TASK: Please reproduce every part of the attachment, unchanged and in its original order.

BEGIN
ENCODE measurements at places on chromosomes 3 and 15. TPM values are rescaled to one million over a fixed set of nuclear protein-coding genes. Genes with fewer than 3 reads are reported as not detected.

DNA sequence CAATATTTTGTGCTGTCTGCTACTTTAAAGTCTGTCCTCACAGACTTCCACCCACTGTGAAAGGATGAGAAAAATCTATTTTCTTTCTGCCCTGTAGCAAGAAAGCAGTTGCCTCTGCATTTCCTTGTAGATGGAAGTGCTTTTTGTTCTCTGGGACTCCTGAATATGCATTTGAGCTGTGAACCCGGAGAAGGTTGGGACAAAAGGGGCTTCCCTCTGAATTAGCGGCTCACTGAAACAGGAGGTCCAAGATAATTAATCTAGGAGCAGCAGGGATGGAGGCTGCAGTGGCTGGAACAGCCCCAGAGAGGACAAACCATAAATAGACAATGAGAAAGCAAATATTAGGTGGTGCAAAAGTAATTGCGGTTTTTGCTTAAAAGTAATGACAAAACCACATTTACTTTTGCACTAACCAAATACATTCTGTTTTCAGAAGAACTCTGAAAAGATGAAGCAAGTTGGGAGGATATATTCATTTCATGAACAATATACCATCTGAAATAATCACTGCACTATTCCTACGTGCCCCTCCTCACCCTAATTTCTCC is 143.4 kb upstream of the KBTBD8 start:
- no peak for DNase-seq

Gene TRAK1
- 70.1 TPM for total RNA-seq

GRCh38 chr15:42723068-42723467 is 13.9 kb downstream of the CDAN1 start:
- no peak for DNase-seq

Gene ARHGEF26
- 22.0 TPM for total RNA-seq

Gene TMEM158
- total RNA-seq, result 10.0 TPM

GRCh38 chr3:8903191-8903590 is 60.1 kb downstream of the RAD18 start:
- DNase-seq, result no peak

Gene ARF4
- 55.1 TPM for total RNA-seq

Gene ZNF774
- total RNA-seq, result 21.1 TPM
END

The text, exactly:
ENCODE measurements at places on chromosomes 3 and 15. TPM values are rescaled to one million over a fixed set of nuclear protein-coding genes. Genes with fewer than 3 reads are reported as not detected.

DNA sequence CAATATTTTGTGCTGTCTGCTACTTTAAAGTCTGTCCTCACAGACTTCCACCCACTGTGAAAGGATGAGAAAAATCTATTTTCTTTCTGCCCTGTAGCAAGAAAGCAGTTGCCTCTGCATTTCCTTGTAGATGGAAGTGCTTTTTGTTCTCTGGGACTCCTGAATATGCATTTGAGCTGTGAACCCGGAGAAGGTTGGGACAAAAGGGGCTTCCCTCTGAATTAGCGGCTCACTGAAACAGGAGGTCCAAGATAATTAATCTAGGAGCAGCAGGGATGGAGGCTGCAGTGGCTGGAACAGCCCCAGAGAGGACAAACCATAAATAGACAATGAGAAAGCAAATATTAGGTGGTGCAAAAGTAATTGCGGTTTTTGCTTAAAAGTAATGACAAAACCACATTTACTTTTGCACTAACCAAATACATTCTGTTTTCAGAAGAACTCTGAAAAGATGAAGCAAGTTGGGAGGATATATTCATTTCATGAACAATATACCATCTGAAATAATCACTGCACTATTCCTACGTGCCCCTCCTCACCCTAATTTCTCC is 143.4 kb upstream of the KBTBD8 start:
- no peak for DNase-seq

Gene TRAK1
- 70.1 TPM for total RNA-seq

GRCh38 chr15:42723068-42723467 is 13.9 kb downstream of the CDAN1 start:
- no peak for DNase-seq

Gene ARHGEF26
- 22.0 TPM for total RNA-seq

Gene TMEM158
- total RNA-seq, result 10.0 TPM

GRCh38 chr3:8903191-8903590 is 60.1 kb downstream of the RAD18 start:
- DNase-seq, result no peak

Gene ARF4
- 55.1 TPM for total RNA-seq

Gene ZNF774
- total RNA-seq, result 21.1 TPM